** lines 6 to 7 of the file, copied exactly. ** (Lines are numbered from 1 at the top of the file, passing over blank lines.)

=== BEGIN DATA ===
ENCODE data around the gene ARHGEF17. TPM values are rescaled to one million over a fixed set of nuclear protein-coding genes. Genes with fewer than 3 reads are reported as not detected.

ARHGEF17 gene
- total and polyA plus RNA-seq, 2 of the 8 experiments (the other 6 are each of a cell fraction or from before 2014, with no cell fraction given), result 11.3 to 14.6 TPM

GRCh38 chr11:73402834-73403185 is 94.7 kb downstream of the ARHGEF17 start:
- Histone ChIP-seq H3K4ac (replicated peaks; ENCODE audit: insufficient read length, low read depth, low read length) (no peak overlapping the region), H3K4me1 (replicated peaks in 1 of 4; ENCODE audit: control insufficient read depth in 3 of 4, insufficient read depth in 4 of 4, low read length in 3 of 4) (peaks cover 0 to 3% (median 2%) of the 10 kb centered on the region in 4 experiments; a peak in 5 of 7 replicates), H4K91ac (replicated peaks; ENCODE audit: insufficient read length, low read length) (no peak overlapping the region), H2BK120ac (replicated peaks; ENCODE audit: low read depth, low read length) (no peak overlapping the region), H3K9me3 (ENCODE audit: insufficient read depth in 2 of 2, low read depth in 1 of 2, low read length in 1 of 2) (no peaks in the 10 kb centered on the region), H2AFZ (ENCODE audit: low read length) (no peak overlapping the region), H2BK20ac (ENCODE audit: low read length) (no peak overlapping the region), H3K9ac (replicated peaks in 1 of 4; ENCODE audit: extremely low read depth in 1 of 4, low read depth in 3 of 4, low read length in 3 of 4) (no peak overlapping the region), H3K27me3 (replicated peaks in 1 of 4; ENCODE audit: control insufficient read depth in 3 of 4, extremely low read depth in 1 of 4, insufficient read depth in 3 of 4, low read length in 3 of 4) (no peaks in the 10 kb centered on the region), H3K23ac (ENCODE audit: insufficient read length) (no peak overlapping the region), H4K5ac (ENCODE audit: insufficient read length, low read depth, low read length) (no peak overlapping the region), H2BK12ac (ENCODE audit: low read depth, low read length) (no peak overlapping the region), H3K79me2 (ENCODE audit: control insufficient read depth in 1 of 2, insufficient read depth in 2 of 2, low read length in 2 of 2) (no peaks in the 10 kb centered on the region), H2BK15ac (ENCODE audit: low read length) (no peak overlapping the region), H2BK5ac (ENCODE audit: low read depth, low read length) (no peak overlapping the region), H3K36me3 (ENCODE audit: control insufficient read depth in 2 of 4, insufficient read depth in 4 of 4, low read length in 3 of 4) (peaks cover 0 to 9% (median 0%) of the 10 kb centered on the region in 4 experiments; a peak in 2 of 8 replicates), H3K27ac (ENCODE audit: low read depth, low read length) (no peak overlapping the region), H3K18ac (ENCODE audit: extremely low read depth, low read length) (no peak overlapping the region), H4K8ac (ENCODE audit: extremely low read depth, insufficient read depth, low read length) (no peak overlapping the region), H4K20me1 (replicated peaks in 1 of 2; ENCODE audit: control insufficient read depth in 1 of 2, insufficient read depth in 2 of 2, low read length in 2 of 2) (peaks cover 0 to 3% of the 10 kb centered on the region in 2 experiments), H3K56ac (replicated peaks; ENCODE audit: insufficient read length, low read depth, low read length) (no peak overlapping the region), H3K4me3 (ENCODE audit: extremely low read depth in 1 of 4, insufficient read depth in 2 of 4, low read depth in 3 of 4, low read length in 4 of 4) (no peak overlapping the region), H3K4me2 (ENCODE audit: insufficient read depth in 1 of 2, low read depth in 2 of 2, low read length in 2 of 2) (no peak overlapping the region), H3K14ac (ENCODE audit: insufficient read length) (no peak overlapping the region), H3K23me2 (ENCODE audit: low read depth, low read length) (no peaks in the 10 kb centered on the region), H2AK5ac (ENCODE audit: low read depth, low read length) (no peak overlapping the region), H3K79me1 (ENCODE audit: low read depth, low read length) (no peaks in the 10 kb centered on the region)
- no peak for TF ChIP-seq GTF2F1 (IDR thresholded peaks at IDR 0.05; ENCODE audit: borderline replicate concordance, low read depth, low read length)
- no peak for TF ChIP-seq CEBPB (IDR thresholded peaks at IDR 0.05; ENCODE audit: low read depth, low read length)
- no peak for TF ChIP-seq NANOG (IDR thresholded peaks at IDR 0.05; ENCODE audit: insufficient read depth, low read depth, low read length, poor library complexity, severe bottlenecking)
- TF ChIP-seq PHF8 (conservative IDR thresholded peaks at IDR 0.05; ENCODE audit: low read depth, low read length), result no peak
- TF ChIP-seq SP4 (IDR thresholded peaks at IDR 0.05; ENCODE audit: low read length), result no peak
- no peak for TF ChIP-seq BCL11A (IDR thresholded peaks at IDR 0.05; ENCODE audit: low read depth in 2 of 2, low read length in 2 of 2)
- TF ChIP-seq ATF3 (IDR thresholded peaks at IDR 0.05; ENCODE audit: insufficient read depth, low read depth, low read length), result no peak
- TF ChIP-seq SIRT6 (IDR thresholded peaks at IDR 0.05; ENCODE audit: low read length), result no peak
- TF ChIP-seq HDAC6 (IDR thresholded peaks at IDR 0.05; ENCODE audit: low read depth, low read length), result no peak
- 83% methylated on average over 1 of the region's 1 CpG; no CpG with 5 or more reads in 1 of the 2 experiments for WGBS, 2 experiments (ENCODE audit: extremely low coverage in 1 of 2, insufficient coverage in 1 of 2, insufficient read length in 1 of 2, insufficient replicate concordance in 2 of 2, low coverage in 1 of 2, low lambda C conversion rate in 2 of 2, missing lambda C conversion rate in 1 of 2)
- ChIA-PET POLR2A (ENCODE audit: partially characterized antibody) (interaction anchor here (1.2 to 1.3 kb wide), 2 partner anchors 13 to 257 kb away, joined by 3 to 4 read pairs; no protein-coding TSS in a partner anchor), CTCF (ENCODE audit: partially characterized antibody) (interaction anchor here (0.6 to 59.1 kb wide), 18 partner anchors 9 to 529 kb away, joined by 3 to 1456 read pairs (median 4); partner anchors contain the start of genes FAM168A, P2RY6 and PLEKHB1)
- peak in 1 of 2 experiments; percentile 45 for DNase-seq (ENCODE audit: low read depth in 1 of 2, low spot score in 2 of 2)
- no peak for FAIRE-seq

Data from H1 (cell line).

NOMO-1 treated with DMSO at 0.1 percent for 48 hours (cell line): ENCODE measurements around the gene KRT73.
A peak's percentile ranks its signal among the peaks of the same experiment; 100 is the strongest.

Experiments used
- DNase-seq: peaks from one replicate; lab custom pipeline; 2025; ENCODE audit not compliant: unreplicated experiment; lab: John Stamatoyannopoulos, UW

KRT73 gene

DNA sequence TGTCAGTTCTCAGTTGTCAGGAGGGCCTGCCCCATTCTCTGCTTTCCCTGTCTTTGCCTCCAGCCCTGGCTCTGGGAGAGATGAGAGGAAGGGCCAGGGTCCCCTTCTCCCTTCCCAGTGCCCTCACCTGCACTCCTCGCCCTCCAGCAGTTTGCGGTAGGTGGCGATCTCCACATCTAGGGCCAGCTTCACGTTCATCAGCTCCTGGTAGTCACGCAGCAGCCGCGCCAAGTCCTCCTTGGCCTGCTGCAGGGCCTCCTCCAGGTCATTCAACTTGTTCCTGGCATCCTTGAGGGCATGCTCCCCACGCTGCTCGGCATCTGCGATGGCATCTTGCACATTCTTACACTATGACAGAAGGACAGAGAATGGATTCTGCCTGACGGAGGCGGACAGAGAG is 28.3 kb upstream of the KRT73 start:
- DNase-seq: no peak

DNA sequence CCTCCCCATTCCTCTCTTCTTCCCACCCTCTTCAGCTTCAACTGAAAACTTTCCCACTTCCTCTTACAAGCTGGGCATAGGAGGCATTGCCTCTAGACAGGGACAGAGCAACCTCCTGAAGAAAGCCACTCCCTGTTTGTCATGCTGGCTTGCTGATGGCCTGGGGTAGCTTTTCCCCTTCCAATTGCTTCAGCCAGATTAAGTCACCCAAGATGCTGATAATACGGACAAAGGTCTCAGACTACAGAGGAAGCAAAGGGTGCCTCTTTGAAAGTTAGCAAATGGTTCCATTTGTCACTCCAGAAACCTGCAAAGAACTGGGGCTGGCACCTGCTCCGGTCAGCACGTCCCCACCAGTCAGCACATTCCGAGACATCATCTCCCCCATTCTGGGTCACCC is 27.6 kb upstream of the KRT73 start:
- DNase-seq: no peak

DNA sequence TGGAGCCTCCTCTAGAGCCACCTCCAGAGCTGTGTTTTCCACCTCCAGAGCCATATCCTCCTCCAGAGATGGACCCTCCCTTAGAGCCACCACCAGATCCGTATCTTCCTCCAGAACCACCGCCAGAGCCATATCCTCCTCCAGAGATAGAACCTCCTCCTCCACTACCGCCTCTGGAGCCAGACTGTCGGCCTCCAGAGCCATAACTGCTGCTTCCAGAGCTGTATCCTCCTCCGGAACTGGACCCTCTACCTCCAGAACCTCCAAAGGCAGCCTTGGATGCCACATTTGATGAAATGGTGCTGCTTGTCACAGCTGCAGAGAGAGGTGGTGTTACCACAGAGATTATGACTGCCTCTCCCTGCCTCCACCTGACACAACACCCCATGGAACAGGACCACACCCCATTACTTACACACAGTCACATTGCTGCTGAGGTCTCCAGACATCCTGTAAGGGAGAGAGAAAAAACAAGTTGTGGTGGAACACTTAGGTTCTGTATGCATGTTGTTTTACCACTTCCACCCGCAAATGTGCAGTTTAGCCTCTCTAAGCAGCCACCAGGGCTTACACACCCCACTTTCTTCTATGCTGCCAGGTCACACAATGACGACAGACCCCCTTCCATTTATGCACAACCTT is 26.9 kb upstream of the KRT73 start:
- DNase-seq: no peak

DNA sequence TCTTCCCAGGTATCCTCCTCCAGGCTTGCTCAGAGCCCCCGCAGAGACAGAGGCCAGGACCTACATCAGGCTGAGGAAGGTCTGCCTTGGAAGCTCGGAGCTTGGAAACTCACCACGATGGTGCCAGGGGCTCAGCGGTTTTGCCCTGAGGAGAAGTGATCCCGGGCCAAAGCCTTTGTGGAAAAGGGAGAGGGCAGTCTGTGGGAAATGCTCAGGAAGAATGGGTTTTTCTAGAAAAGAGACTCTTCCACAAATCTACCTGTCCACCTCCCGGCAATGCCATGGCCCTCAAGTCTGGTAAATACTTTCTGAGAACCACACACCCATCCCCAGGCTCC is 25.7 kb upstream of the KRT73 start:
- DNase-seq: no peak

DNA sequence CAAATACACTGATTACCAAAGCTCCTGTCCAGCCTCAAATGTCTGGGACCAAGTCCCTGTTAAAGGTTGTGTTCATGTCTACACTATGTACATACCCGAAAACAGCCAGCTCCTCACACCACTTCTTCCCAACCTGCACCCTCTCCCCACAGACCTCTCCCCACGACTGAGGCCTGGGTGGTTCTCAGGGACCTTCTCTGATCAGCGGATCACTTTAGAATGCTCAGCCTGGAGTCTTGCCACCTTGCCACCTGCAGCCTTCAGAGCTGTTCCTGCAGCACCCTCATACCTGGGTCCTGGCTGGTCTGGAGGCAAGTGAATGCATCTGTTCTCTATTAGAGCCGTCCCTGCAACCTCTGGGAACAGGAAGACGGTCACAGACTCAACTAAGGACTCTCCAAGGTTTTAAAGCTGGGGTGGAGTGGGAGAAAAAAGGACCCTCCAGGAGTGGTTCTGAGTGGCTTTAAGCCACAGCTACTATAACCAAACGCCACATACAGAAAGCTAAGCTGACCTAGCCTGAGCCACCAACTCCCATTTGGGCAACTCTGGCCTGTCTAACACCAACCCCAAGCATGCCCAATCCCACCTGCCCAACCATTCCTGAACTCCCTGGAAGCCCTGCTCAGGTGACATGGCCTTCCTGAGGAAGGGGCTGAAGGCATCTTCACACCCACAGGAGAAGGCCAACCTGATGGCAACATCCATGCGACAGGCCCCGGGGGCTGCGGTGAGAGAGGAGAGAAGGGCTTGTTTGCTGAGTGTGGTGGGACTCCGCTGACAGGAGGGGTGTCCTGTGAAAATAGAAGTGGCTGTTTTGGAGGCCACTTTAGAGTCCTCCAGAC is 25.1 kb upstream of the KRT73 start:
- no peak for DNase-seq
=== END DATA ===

- no peak for TF ChIP-seq GTF2F1 (IDR thresholded peaks at IDR 0.05; ENCODE audit: borderline replicate concordance, low read depth, low read length)
- no peak for TF ChIP-seq CEBPB (IDR thresholded peaks at IDR 0.05; ENCODE audit: low read depth, low read length)